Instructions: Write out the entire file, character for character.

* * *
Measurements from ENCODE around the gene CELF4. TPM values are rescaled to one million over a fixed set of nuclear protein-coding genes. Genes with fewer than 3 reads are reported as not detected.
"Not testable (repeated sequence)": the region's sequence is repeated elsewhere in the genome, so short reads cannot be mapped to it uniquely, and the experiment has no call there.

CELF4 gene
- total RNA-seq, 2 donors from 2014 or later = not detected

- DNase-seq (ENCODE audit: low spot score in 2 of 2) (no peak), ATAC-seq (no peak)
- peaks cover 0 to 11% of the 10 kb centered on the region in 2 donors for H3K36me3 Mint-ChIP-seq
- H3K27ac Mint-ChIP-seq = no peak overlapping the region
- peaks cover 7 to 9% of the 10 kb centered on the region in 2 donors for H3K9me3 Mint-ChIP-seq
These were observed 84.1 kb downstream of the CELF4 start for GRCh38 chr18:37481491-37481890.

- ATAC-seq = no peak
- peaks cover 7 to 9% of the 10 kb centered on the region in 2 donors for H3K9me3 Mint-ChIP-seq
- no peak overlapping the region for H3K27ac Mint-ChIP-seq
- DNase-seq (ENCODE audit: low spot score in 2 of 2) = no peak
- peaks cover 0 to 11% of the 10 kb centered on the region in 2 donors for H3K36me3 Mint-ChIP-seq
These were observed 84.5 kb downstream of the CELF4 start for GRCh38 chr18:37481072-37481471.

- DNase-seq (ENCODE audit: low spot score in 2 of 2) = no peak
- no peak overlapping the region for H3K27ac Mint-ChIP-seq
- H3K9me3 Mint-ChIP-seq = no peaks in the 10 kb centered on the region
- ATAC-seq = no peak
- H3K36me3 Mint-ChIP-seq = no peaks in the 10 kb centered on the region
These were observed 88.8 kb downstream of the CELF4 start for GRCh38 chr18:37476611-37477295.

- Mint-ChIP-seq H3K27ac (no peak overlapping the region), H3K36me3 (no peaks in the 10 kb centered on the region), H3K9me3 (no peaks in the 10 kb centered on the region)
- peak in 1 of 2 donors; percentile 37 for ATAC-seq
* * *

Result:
Measurements from ENCODE around the gene CELF4. TPM values are rescaled to one million over a fixed set of nuclear protein-coding genes. Genes with fewer than 3 reads are reported as not detected.
"Not testable (repeated sequence)": the region's sequence is repeated elsewhere in the genome, so short reads cannot be mapped to it uniquely, and the experiment has no call there.

CELF4 gene
- total RNA-seq, 2 donors from 2014 or later = not detected

- DNase-seq (ENCODE audit: low spot score in 2 of 2) (no peak), ATAC-seq (no peak)
- peaks cover 0 to 11% of the 10 kb centered on the region in 2 donors for H3K36me3 Mint-ChIP-seq
- H3K27ac Mint-ChIP-seq = no peak overlapping the region
- peaks cover 7 to 9% of the 10 kb centered on the region in 2 donors for H3K9me3 Mint-ChIP-seq
These were observed 84.1 kb downstream of the CELF4 start for GRCh38 chr18:37481491-37481890.

- ATAC-seq = no peak
- peaks cover 7 to 9% of the 10 kb centered on the region in 2 donors for H3K9me3 Mint-ChIP-seq
- no peak overlapping the region for H3K27ac Mint-ChIP-seq
- DNase-seq (ENCODE audit: low spot score in 2 of 2) = no peak
- peaks cover 0 to 11% of the 10 kb centered on the region in 2 donors for H3K36me3 Mint-ChIP-seq
These were observed 84.5 kb downstream of the CELF4 start for GRCh38 chr18:37481072-37481471.

- DNase-seq (ENCODE audit: low spot score in 2 of 2) = no peak
- no peak overlapping the region for H3K27ac Mint-ChIP-seq
- H3K9me3 Mint-ChIP-seq = no peaks in the 10 kb centered on the region
- ATAC-seq = no peak
- H3K36me3 Mint-ChIP-seq = no peaks in the 10 kb centered on the region
These were observed 88.8 kb downstream of the CELF4 start for GRCh38 chr18:37476611-37477295.

- Mint-ChIP-seq H3K27ac (no peak overlapping the region), H3K36me3 (no peaks in the 10 kb centered on the region), H3K9me3 (no peaks in the 10 kb centered on the region)
- peak in 1 of 2 donors; percentile 37 for ATAC-seq